There was a time when I cared more about social norms. And then my daughter hit middle school. It's hard enough to have a child in middle school going through the transformation from child to teen, without also having to deal with a school culture of requirements at every turn.
- the culture of high stakes testing
- the culture of the Superintendent's Vision 2018
- the culture of appropriate behavior
- the culture of appropriate dress
My daughter has had a few exceptional teachers who light up her day with the joy of learning. Most have been in the good to very good category. Luckily only a very few have been just plain dreadful. But the overall environment of the school has become increasingly limiting. At a time when I long to see her valued, supported, challenged, and championed, instead I see her, along with her peers, face censure, annoyance, apathy, inflexibility.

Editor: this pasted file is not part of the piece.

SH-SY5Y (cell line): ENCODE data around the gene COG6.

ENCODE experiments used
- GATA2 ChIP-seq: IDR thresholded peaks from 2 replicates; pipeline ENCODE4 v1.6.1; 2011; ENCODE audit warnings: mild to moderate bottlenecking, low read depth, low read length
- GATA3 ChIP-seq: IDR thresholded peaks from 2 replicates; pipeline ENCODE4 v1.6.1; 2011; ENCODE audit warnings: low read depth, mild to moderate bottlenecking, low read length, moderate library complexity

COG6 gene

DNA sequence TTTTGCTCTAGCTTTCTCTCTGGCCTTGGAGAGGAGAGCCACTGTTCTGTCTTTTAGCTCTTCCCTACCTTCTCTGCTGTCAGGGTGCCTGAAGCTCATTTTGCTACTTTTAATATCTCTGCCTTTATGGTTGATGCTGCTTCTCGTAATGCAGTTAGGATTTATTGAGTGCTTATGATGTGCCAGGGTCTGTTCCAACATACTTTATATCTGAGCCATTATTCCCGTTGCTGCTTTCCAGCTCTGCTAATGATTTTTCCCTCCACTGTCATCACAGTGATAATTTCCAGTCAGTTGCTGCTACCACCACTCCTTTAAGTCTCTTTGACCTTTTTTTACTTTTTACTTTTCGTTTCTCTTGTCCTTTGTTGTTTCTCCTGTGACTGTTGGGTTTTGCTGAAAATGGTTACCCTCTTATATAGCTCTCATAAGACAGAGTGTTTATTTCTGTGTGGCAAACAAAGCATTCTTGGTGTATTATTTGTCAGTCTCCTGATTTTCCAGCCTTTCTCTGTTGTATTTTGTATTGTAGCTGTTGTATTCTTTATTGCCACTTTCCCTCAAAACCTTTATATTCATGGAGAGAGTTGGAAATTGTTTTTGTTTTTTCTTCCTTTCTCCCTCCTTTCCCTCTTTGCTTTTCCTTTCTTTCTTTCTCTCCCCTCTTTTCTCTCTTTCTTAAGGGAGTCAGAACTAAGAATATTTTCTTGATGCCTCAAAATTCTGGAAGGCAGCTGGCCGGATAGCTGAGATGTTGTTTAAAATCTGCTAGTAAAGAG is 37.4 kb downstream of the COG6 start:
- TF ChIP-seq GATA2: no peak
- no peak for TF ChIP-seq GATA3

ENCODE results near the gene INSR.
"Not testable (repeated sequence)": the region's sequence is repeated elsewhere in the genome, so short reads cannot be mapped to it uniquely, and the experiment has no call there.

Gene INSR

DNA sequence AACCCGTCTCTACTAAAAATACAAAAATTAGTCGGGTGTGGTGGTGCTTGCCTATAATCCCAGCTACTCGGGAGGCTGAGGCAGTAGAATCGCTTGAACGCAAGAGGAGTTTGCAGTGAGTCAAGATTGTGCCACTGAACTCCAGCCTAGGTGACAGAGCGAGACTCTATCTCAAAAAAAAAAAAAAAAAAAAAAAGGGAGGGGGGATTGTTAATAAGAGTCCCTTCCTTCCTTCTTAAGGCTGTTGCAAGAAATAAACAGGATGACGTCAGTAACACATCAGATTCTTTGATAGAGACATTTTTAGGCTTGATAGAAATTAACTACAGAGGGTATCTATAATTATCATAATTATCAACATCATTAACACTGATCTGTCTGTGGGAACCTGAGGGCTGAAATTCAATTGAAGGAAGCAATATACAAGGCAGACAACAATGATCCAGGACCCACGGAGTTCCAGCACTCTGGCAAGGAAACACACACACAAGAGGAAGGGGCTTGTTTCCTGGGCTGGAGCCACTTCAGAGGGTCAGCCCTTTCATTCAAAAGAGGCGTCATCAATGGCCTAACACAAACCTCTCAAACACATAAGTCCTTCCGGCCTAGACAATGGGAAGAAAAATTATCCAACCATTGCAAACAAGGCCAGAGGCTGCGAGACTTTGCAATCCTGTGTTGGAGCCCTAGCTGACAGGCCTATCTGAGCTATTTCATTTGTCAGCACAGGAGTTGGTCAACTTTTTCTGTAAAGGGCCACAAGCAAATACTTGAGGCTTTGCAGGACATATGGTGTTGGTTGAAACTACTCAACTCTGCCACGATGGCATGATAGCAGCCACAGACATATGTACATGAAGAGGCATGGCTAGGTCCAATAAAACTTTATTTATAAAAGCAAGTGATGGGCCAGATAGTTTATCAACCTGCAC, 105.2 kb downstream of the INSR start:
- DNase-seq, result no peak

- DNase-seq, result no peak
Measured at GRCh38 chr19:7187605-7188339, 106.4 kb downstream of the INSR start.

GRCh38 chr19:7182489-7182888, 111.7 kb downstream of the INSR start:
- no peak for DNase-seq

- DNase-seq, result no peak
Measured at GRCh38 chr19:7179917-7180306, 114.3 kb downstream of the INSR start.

I have come to the point where I almost don't care about the rules anymore. And I am, and always have been, an almost religious rule-follower. The term "goody-two shoes" has been used on me, more than once. But I realized over the weekend, in a conversation about the school dress code, that words like modest and indecent mean almost nothing to me anymore. In fact, they kind of make me sick.
Everything about what makes public education worthwhile has been turned on its head. Tests are more important than teaching. Vision Goals are more important than learning. "Appropriate behavior" (conformity) is more important than learning independence, self-confidence and self-reliance. Appropriate dress is more important than the person inside the clothes.
My daughter is now a teenager, and I have become a rebel. Please tell me high school is better than this.